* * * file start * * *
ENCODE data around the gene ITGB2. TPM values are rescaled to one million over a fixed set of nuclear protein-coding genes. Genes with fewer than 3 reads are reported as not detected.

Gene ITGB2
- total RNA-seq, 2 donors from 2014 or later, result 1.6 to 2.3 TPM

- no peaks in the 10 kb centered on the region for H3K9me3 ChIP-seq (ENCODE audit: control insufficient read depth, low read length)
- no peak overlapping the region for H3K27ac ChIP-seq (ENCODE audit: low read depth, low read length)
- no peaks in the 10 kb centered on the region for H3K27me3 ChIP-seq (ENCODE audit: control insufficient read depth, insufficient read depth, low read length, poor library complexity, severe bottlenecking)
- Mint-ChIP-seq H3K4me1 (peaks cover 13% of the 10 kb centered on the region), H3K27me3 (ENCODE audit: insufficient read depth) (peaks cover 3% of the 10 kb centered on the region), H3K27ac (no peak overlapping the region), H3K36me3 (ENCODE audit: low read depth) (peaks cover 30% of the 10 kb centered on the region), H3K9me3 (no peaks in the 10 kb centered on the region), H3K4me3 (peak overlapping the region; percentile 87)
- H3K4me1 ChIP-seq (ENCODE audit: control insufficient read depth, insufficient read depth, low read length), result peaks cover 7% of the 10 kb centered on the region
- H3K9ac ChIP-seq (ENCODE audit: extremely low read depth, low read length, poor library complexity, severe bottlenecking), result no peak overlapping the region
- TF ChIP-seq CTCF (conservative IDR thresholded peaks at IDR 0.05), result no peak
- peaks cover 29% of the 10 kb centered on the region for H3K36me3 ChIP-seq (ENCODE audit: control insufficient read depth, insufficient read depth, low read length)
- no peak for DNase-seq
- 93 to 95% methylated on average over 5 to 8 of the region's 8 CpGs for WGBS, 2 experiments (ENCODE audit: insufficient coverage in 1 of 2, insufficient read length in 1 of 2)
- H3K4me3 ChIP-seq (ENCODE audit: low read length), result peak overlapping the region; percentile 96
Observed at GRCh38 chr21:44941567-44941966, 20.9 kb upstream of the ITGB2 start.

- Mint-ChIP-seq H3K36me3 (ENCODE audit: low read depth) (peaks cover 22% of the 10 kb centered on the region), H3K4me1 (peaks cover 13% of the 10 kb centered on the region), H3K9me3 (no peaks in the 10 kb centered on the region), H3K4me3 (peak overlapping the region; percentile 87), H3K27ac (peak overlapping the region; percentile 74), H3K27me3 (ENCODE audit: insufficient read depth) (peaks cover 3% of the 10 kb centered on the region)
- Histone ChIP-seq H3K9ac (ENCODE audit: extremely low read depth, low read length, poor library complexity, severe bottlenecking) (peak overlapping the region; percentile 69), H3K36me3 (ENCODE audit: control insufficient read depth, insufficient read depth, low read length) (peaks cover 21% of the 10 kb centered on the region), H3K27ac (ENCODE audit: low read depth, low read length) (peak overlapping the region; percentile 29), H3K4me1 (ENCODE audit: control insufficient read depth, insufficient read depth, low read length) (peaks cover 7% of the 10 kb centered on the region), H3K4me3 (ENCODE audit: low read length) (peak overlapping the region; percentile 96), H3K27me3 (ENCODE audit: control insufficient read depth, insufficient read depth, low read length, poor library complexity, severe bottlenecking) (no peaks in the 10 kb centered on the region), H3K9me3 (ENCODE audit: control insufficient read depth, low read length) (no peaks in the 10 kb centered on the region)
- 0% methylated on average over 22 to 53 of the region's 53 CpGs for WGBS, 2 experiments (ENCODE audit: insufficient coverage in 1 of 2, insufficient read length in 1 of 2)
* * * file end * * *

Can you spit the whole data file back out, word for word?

ENCODE data around the gene ITGB2. TPM values are rescaled to one million over a fixed set of nuclear protein-coding genes. Genes with fewer than 3 reads are reported as not detected.

Gene ITGB2
- total RNA-seq, 2 donors from 2014 or later, result 1.6 to 2.3 TPM

- no peaks in the 10 kb centered on the region for H3K9me3 ChIP-seq (ENCODE audit: control insufficient read depth, low read length)
- no peak overlapping the region for H3K27ac ChIP-seq (ENCODE audit: low read depth, low read length)
- no peaks in the 10 kb centered on the region for H3K27me3 ChIP-seq (ENCODE audit: control insufficient read depth, insufficient read depth, low read length, poor library complexity, severe bottlenecking)
- Mint-ChIP-seq H3K4me1 (peaks cover 13% of the 10 kb centered on the region), H3K27me3 (ENCODE audit: insufficient read depth) (peaks cover 3% of the 10 kb centered on the region), H3K27ac (no peak overlapping the region), H3K36me3 (ENCODE audit: low read depth) (peaks cover 30% of the 10 kb centered on the region), H3K9me3 (no peaks in the 10 kb centered on the region), H3K4me3 (peak overlapping the region; percentile 87)
- H3K4me1 ChIP-seq (ENCODE audit: control insufficient read depth, insufficient read depth, low read length), result peaks cover 7% of the 10 kb centered on the region
- H3K9ac ChIP-seq (ENCODE audit: extremely low read depth, low read length, poor library complexity, severe bottlenecking), result no peak overlapping the region
- TF ChIP-seq CTCF (conservative IDR thresholded peaks at IDR 0.05), result no peak
- peaks cover 29% of the 10 kb centered on the region for H3K36me3 ChIP-seq (ENCODE audit: control insufficient read depth, insufficient read depth, low read length)
- no peak for DNase-seq
- 93 to 95% methylated on average over 5 to 8 of the region's 8 CpGs for WGBS, 2 experiments (ENCODE audit: insufficient coverage in 1 of 2, insufficient read length in 1 of 2)
- H3K4me3 ChIP-seq (ENCODE audit: low read length), result peak overlapping the region; percentile 96
Observed at GRCh38 chr21:44941567-44941966, 20.9 kb upstream of the ITGB2 start.

- Mint-ChIP-seq H3K36me3 (ENCODE audit: low read depth) (peaks cover 22% of the 10 kb centered on the region), H3K4me1 (peaks cover 13% of the 10 kb centered on the region), H3K9me3 (no peaks in the 10 kb centered on the region), H3K4me3 (peak overlapping the region; percentile 87), H3K27ac (peak overlapping the region; percentile 74), H3K27me3 (ENCODE audit: insufficient read depth) (peaks cover 3% of the 10 kb centered on the region)
- Histone ChIP-seq H3K9ac (ENCODE audit: extremely low read depth, low read length, poor library complexity, severe bottlenecking) (peak overlapping the region; percentile 69), H3K36me3 (ENCODE audit: control insufficient read depth, insufficient read depth, low read length) (peaks cover 21% of the 10 kb centered on the region), H3K27ac (ENCODE audit: low read depth, low read length) (peak overlapping the region; percentile 29), H3K4me1 (ENCODE audit: control insufficient read depth, insufficient read depth, low read length) (peaks cover 7% of the 10 kb centered on the region), H3K4me3 (ENCODE audit: low read length) (peak overlapping the region; percentile 96), H3K27me3 (ENCODE audit: control insufficient read depth, insufficient read depth, low read length, poor library complexity, severe bottlenecking) (no peaks in the 10 kb centered on the region), H3K9me3 (ENCODE audit: control insufficient read depth, low read length) (no peaks in the 10 kb centered on the region)
- 0% methylated on average over 22 to 53 of the region's 53 CpGs for WGBS, 2 experiments (ENCODE audit: insufficient coverage in 1 of 2, insufficient read length in 1 of 2)